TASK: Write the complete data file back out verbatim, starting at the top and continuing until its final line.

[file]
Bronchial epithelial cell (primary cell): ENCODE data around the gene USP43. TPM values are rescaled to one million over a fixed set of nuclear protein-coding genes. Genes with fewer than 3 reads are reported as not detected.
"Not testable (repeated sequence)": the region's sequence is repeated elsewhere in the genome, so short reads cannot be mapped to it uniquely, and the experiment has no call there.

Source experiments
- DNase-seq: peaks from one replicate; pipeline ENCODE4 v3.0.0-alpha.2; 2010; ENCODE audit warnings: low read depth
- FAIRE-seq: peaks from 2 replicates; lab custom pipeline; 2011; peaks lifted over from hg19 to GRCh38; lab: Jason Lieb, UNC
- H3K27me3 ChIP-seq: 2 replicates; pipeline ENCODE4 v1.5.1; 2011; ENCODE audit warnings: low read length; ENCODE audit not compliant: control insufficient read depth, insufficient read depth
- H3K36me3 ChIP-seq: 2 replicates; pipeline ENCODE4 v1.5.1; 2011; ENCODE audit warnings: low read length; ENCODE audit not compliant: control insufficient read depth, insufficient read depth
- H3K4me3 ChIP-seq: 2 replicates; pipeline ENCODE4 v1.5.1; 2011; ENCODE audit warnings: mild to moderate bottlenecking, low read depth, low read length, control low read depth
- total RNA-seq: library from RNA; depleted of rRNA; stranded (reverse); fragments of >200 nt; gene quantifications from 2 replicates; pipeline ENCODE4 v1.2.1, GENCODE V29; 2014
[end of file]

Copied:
Bronchial epithelial cell (primary cell): ENCODE data around the gene USP43. TPM values are rescaled to one million over a fixed set of nuclear protein-coding genes. Genes with fewer than 3 reads are reported as not detected.
"Not testable (repeated sequence)": the region's sequence is repeated elsewhere in the genome, so short reads cannot be mapped to it uniquely, and the experiment has no call there.

Source experiments
- DNase-seq: peaks from one replicate; pipeline ENCODE4 v3.0.0-alpha.2; 2010; ENCODE audit warnings: low read depth
- FAIRE-seq: peaks from 2 replicates; lab custom pipeline; 2011; peaks lifted over from hg19 to GRCh38; lab: Jason Lieb, UNC
- H3K27me3 ChIP-seq: 2 replicates; pipeline ENCODE4 v1.5.1; 2011; ENCODE audit warnings: low read length; ENCODE audit not compliant: control insufficient read depth, insufficient read depth
- H3K36me3 ChIP-seq: 2 replicates; pipeline ENCODE4 v1.5.1; 2011; ENCODE audit warnings: low read length; ENCODE audit not compliant: control insufficient read depth, insufficient read depth
- H3K4me3 ChIP-seq: 2 replicates; pipeline ENCODE4 v1.5.1; 2011; ENCODE audit warnings: mild to moderate bottlenecking, low read depth, low read length, control low read depth
- total RNA-seq: library from RNA; depleted of rRNA; stranded (reverse); fragments of >200 nt; gene quantifications from 2 replicates; pipeline ENCODE4 v1.2.1, GENCODE V29; 2014